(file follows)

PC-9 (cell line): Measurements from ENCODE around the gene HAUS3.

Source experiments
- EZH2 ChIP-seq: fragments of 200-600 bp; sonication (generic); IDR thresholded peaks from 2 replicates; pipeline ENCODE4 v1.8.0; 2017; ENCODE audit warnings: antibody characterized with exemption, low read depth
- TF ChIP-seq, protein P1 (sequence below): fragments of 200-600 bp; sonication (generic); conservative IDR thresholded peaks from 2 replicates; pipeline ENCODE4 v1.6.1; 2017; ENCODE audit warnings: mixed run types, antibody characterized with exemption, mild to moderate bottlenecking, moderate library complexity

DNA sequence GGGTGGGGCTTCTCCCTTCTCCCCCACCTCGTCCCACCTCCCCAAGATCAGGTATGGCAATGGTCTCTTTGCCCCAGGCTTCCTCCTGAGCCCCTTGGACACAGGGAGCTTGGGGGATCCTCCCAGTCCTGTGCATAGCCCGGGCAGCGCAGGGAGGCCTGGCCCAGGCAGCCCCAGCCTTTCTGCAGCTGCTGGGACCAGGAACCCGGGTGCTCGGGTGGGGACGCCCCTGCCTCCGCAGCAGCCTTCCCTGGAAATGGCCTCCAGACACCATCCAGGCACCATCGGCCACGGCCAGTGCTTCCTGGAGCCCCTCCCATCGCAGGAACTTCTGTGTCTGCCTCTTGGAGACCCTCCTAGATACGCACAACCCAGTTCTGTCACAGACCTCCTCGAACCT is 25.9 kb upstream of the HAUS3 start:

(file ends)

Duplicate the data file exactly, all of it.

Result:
PC-9 (cell line): Measurements from ENCODE around the gene HAUS3.

Source experiments
- EZH2 ChIP-seq: fragments of 200-600 bp; sonication (generic); IDR thresholded peaks from 2 replicates; pipeline ENCODE4 v1.8.0; 2017; ENCODE audit warnings: antibody characterized with exemption, low read depth
- TF ChIP-seq, protein P1 (sequence below): fragments of 200-600 bp; sonication (generic); conservative IDR thresholded peaks from 2 replicates; pipeline ENCODE4 v1.6.1; 2017; ENCODE audit warnings: mixed run types, antibody characterized with exemption, mild to moderate bottlenecking, moderate library complexity

DNA sequence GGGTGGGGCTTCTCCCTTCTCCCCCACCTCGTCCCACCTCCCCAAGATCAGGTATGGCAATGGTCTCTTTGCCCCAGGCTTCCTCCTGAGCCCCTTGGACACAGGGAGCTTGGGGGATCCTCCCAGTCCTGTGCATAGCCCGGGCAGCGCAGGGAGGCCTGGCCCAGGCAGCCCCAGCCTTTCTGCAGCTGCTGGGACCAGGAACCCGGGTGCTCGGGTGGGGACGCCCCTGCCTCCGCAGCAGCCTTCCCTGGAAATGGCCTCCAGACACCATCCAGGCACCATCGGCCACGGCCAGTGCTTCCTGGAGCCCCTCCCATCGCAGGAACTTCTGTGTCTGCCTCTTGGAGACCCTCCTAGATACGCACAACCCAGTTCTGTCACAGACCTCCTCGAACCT is 25.9 kb upstream of the HAUS3 start: